List of Treatments
for Baldness or Loss of Hair – Hair Transplantation Compared to Rogaine
and Propecia – Depends on Cause of Alopecia
Continued From First Page:
The treatment may depend on the causes for the hair loss. There are
medications that can be effective. These medications are less effective
the more extensive the hair loss is. Here are some of the medications
approved by the Food and Drug Administration (FDA).
Minoxidil (Rogaine) is an over the counter medication that can be used
for both androgenetic alopecia and alopecia areata. This is a liquid
that can be rubbed on the scalp twice daily to regrow hair and prevent
hair loss. There are two strengths available.
You may notice that the new hair that grows back is thinner and shorter
after using Rogaine, but it may be enough to hide the bald spots or make
them less noticeable. The new hair will quit growing soon after Rogaine
Finasteride (Propecia) is a pill taken daily to treat male pattern
baldness. Many people taking finasteride experience a slowing of hair
loss, and some may show some new hair growth. Positive results may take
several months. Propecia works by inhibiting the conversion of
testosterone into dihydrotestosterone (DHT). DHT is a hormone that
shrinks hair follicles and is a common cause for male hair loss. Some
of the side effects for Propecia include diminished sex drive and sexual
function, and the benefits stop as soon as you quit using it. Propecia
is not approved for women because the drug may cause serious birth
Injections of cortisone (Corticosteroids) into the scalp can treat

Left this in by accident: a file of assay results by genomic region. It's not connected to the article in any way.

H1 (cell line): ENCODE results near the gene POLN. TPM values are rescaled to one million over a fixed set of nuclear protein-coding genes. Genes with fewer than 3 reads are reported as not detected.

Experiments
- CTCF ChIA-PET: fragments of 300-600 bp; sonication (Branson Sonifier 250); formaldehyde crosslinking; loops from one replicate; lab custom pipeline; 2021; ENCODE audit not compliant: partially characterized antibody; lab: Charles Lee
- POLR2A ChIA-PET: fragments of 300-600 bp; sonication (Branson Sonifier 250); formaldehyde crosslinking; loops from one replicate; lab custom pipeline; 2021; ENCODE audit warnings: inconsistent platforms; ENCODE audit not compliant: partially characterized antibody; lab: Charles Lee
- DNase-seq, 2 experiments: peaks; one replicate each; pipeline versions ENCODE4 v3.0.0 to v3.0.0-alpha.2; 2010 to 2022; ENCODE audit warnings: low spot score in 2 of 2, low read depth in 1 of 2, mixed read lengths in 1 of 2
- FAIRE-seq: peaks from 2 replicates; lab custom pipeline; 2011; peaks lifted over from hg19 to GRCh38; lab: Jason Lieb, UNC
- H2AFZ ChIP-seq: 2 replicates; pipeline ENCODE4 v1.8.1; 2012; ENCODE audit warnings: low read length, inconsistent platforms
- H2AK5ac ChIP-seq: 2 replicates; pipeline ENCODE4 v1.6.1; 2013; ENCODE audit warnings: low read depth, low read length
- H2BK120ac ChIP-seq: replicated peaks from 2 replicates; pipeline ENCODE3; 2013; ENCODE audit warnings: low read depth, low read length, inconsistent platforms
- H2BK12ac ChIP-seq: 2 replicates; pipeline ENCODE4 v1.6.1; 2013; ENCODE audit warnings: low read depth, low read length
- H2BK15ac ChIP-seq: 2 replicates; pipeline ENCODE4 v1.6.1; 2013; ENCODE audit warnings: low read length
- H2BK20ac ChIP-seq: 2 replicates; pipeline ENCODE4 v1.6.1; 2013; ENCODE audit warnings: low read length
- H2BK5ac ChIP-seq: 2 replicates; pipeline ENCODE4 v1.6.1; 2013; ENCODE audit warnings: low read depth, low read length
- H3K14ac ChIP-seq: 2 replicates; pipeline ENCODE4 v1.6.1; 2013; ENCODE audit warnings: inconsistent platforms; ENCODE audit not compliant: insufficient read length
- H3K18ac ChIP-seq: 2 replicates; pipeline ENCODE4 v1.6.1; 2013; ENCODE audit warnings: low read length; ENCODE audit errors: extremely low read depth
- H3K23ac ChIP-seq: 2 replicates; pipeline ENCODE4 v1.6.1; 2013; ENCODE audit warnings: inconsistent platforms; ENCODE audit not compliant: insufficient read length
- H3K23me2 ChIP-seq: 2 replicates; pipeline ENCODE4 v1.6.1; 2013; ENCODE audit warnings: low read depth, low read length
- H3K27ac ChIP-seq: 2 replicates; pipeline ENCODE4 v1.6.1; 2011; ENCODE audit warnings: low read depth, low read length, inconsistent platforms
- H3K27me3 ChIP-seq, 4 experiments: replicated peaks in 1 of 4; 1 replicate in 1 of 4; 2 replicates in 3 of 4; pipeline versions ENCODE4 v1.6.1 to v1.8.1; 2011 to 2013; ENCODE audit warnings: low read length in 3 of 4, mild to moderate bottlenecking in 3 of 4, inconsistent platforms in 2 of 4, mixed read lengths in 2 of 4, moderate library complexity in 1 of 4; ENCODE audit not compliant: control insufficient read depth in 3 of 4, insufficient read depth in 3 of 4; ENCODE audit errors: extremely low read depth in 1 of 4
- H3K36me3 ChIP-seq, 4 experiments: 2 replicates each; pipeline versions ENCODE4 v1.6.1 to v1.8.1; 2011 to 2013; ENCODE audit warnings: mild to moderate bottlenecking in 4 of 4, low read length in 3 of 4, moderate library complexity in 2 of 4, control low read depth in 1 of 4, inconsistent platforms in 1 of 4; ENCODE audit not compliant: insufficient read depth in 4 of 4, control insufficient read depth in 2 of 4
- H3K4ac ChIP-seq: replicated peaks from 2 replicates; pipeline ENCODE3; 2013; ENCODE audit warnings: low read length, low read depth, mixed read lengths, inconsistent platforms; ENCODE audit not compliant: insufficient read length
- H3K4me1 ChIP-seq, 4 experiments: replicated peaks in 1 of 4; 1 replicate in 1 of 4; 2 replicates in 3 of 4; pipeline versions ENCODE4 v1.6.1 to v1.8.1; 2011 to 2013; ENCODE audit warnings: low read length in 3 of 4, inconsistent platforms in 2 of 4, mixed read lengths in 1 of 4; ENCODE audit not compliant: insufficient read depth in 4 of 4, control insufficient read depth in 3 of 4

alopecia areata. This treatment is usually repeated monthly and pills
and ointments may also be prescribed for extensive hair loss.
Anthralin (Drithocreme) is available as either a cream or an ointment.
This is a synthetic tarry substance that you apply to the scalp daily.
It is washed off after the application. It is usually used to treat
psoriasis, but doctors can prescribe it to treat other skin conditions.
Anthralin may stimulate new hair growth for cases of alopecia areata.
There are a couple surgical options as well. These treatments can be
expensive and painful. Hair transplants are available to to treat
androgenetic alopecia when other methods have failed. This procedure
involves taking tiny plugs of skin containing several hairs and
implanting them into bald areas. There may be several sessions involved
in this treatment.
You may want to consider scalp reduction. Here the surgeon actually
reduces the area of bald skin on the head. Doctors can also fold
hair-bearing skin over an area of bald skin in a scalp reduction
technique called a flap. Scalp reduction can be combined with hair
transplantation to fashion a natural looking hairline.
If you have any of these surgical procedures performed make sure the
surgeon is board-certified in dermatology. You may want to check local
and state medical boards for a record of patient complaints before
choosing a doctor. It is recommended that you confirm the cause of your
hair loss and review all treatment options, including non-surgical ones.
Wigs and hairpieces are a nonsurgical alternative to hair loss. If you
are unable to improve your balding condition with medication, this
option can be used for both either permanent or temporary hair loss.
Quality, natural-looking wigs and hairpieces are available.
By Dan Wilson
Books on Cosmetic Surgery
Keywords and misspellings: cosmetic sergery sergury
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